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A Blueprint for Revitalizing the Nation's Capital

Washington hopes plans for blighted areas will bring housing and middle-income families. City aims to enlist aid of 'anchor institutions.'

April 18, 2003|Elizabeth Levin | Times Staff Writer

WASHINGTON — Officials here detailed sweeping plans Thursday to revitalize blighted areas of the nation's capital in an effort to generate affordable housing and attract more middle-class families.

The blueprint identifies a dozen areas outside the capital's central business district, including neighborhoods near Union Station and major universities, that would become hubs for redeveloped communities.

"We need to focus on those areas where visible and significant outcomes can be achieved in three to five years," Mayor Anthony Williams said Thursday at a round-table discussion.

By directing resources to these targeted areas, Williams and other officials hope to increase the District of Columbia's population of 573,000 by 100,000 in the next 10 years.

The proposal would bring new homes and retail developments to unused land across the city.

Redevelopment would also modernize existing schools, convert abandoned buildings into homes and enhance the city's public transportation system.

About 2,900 properties across the city have been declared vacant or abandoned. Under one proposal, dubbed the Home Again Initiative, abandoned single-family homes would be converted into affordable housing in groups of five to 20 at a time and sold to for-profit and nonprofit developers.

Plans call for funding the revitalization with public redevelopment money from the city's budget and with private investment. District officials said an increased middle-class population would attract businesses and retailers, raising tax revenue for the city that could then be used for further redevelopment.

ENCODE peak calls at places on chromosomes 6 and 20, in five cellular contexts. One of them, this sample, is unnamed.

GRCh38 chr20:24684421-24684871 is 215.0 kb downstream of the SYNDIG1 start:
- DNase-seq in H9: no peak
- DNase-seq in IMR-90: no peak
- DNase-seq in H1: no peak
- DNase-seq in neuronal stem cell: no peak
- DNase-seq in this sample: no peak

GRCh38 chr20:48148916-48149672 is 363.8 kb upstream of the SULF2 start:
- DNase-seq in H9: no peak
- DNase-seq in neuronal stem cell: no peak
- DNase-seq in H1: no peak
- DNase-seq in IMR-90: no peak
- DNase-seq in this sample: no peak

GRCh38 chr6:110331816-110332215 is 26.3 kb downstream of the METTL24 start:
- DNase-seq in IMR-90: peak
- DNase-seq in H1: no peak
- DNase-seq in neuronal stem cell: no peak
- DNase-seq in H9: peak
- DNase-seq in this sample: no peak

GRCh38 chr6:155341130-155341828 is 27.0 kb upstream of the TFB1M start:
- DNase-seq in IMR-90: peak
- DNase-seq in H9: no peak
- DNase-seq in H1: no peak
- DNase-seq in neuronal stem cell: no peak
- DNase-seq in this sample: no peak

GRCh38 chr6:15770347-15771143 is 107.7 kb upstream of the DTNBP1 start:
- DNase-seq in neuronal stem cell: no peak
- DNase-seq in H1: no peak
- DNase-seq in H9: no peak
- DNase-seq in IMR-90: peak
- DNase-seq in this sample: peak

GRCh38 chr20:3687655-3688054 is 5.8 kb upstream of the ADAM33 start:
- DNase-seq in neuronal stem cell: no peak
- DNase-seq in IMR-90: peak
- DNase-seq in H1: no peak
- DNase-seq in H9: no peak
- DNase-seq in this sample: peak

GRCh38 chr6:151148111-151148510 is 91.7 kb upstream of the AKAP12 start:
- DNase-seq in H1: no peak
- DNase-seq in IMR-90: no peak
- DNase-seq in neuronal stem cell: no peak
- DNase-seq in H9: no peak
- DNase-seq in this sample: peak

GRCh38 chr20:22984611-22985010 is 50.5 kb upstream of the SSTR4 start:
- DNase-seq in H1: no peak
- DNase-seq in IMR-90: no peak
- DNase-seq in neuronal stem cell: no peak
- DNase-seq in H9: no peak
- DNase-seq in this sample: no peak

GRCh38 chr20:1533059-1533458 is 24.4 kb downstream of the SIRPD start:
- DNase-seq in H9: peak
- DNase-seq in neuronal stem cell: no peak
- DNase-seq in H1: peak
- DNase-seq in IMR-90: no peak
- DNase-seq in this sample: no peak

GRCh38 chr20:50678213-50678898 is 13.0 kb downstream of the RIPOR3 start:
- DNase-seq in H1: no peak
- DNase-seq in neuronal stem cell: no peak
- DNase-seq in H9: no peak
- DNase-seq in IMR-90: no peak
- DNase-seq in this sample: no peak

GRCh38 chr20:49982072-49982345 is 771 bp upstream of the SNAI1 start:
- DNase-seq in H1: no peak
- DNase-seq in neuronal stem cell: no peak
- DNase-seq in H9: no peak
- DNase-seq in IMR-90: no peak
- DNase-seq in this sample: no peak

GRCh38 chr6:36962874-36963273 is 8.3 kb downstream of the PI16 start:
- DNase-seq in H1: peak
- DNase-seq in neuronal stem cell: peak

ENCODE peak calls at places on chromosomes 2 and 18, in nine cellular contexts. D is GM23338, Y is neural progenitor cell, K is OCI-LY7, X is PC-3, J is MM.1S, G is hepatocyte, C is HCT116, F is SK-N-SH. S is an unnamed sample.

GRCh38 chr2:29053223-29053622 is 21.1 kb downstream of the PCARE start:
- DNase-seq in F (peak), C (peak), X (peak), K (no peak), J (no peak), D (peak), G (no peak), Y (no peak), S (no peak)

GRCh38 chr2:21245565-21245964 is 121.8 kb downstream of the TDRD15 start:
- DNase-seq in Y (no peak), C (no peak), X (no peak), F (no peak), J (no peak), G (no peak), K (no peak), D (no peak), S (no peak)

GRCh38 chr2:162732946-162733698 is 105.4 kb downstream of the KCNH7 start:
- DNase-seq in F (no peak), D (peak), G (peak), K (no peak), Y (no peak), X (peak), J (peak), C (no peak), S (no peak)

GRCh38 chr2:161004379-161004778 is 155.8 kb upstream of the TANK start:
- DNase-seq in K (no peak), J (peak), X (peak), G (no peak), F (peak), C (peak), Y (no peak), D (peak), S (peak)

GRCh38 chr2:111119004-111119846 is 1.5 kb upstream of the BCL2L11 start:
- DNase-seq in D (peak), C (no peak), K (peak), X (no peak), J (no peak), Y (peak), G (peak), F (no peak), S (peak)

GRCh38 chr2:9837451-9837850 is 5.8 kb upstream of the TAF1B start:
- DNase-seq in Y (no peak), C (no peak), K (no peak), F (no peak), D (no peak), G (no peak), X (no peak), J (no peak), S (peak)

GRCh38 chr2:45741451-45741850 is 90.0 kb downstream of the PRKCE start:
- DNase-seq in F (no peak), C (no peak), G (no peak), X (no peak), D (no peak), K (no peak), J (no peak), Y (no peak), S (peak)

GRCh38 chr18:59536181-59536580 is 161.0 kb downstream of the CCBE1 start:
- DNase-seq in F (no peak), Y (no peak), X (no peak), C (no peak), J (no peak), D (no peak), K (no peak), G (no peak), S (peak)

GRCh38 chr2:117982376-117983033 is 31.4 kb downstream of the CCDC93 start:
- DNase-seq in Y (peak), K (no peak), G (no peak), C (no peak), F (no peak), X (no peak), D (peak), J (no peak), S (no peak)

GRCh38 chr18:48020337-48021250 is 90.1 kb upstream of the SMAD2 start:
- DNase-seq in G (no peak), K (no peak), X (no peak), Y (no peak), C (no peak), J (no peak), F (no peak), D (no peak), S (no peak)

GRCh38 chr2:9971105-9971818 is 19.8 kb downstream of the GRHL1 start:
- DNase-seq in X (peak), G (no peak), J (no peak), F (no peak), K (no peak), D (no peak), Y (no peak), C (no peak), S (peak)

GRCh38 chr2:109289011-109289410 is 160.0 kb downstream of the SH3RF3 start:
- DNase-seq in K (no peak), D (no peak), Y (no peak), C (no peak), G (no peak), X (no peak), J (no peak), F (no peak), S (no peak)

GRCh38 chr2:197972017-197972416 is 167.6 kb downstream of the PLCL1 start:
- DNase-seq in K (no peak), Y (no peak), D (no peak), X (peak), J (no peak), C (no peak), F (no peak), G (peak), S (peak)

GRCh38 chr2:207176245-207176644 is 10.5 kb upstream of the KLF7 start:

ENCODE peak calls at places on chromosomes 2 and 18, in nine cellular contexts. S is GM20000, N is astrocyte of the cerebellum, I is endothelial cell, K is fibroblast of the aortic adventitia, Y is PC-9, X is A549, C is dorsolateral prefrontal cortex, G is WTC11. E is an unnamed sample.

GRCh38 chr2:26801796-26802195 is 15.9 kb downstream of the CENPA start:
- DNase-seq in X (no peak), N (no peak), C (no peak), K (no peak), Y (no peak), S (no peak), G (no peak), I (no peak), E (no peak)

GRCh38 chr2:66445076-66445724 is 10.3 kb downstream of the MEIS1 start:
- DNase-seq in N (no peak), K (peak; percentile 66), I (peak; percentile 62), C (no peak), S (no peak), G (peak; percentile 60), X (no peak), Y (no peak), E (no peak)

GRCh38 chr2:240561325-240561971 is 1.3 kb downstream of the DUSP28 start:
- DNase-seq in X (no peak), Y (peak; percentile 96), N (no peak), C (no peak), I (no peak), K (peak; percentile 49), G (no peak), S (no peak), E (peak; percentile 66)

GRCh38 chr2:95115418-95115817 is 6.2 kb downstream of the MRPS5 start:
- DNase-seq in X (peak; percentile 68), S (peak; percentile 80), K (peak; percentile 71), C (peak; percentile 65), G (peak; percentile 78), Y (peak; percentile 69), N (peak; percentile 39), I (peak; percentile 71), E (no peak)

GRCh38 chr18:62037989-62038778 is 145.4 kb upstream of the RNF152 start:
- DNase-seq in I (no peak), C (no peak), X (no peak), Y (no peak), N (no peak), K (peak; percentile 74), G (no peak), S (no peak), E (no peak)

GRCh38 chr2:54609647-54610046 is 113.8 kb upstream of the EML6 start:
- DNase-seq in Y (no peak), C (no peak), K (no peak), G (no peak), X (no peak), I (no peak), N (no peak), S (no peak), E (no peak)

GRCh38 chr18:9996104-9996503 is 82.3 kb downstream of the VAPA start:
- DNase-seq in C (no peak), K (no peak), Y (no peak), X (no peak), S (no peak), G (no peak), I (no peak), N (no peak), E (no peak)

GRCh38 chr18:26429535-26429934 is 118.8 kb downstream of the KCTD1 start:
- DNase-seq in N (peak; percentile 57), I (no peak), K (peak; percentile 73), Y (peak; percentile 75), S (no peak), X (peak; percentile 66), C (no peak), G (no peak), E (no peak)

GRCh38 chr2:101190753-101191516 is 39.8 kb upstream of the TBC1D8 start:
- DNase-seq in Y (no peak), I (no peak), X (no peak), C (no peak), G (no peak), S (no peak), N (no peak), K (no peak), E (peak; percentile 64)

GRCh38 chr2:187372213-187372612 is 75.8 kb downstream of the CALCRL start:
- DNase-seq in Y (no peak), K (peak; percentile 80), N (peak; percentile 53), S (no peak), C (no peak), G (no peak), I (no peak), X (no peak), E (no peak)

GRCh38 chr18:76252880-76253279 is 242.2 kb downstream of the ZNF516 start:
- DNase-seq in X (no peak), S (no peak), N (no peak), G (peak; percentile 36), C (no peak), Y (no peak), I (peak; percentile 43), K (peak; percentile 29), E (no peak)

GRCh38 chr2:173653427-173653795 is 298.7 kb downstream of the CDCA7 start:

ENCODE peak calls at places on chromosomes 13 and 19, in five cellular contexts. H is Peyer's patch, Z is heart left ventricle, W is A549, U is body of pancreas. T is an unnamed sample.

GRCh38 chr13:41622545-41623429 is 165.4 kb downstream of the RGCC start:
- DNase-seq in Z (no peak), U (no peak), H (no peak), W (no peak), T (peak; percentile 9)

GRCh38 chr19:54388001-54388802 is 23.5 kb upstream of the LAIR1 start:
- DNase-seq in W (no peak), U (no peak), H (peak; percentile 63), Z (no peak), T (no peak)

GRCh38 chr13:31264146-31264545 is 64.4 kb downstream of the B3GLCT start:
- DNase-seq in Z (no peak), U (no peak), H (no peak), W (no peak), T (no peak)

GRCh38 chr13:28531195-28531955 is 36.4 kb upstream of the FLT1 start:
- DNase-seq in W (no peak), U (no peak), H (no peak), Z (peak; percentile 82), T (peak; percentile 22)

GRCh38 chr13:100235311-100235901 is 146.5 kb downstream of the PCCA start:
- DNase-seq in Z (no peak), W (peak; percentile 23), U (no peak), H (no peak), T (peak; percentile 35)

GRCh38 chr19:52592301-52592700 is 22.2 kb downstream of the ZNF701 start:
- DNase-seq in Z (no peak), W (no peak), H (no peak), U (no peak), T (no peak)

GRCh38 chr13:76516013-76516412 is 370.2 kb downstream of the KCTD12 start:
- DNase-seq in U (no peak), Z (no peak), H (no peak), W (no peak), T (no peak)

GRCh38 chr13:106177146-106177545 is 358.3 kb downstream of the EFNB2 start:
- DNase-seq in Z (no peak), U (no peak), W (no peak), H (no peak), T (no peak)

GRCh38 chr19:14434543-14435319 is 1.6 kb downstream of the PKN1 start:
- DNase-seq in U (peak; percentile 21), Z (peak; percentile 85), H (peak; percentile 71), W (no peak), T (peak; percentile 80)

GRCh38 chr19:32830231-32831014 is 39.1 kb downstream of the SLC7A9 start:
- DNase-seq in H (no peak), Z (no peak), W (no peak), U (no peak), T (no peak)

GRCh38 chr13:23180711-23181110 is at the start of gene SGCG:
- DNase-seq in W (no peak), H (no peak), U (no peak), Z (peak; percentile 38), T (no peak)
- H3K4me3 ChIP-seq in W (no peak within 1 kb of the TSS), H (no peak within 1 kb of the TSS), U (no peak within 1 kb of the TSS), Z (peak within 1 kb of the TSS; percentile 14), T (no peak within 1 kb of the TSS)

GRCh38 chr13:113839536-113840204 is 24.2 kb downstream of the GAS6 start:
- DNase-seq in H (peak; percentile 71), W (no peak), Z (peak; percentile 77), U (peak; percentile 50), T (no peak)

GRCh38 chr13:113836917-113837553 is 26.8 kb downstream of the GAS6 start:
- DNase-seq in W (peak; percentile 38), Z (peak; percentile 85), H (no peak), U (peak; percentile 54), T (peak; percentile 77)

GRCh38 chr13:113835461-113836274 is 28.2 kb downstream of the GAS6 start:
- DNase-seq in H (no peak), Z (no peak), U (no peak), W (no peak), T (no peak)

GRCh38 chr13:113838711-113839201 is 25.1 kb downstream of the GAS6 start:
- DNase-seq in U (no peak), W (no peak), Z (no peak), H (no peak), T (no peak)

"We need more people living in the District, especially middle-income people and their kids," said Alice Rivlin, director of the Brookings Institution's Greater Washington Research Program. "Neighborhoods don't thrive without people and customers; schools don't thrive without plenty of children."

Safe neighborhoods and modernized schools are essential for attracting middle-class families, said Rivlin, former director of the Congressional Budget Office and the White House budget office during the Clinton administration.

"It will be difficult to attract middle-income families with children to the District until the schools are visibly improving," she said.

Although redevelopment should create more quality housing for the middle class, Williams also stressed the importance of preventing displacement and preserving affordable housing for low-income families.

The Home Again Initiative would set aside 30% of the refurbished homes for low-income families.

A key to the plan's success, officials said, is setting up strong partnerships with "anchor institutions" in the targeted communities. Those institutions include some of the city's major universities and hospitals, federal agencies, private employers and faith-based organizations, officials said.

Officials hope to work with such anchor organizations as St. Elizabeths Hospital; the Securities and Exchange Commission; the Federal Bureau of Alcohol, Tobacco, Firearms and Explosives; the Frederick Douglass National Historic Site; and the Anacostia Museum & Center for African American History and Culture, which is part of the Smithsonian Institution.

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